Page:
Zebra is a medical slang term for a surprising diagnosis. Although rare diseases are, in general, surprising when they are encountered, other diseases can be surprising in a particular person and time, and so "zebra" is the broader concept.
The term derives from the aphorism "When you hear hoofbeats behind you, don't expect to see a zebra", which was coined in a slightly modified form in the late 1940s by Dr. Theodore Woodward, a former professor at the University of Maryland School of Medicine in Baltimore. Since horses are the most commonly encountered hoofed animal for most people and zebras are comparatively rarely encountered, logically one could confidently guess that the animal making the hoofbeats is probably a horse. By 1960, the aphorism was widely known in medical circles.
As explained by Sotos, medical novices are predisposed to make rare diagnoses because of: (a) the availability heuristic ("events more easily remembered are judged more probable") combined with (b) the well-known phenomenon, first enunciated in Rhetorica ad Herennium (circa 85 BC), that "the striking and the novel stay longer in the mind." Thus, the aphorism has a valid role in teaching medical students to be better diagnosticians.
Three master diagnosticians have noted, however, that cautions against making surprising diagnoses (e.g. of a rare disease) are not valid in practitioners with greater knowledge and experience:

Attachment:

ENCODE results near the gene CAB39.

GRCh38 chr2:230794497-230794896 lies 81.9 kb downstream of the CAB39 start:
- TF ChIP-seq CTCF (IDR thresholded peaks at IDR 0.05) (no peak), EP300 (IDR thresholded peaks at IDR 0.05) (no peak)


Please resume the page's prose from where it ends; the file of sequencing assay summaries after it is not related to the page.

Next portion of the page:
In making the diagnosis of the cause of illness in an individual case, calculations of probability have no meaning. The pertinent question is whether the disease is present or not. Whether it is rare or common does not change the odds in a single patient. ... If the diagnosis can be made on the basis of specific criteria, then these criteria are either fulfilled or not fulfilled. -- A. McGehee Harvey, James Bordley II, Jeremiah Barondess
A related, but distinct, term for an obscure and rare diagnosis in medicine is fascinoma.
Other medical aphorisms 
- Sutton's law - perform first the diagnostic test expected to be most useful
- Occam's razor - select from among competing hypotheses the one that makes the fewest new assumptions
- Leonard's Law of Physical Findings - it's obvious or it's not there
- KISS principle - Keep It Simple, Stupid
- Hickam's dictum - "Patients can have as many diseases as they damn well please"
- Harvey, A. M., et al (1979). Differential Diagnosis (3rd ed.). Philadelphia: W.B. Saunders.
- Imperato, Pascal James (1979). Medical Detective. New York: Richard Marek. ISBN 0-399-90058-6.
- Sotos, John G. (2006) . Zebra Cards: An Aid to Obscure Diagnoses. Mt. Vernon, VA: Mt. Vernon Book Systems. ISBN 978-0-9818193-0-3.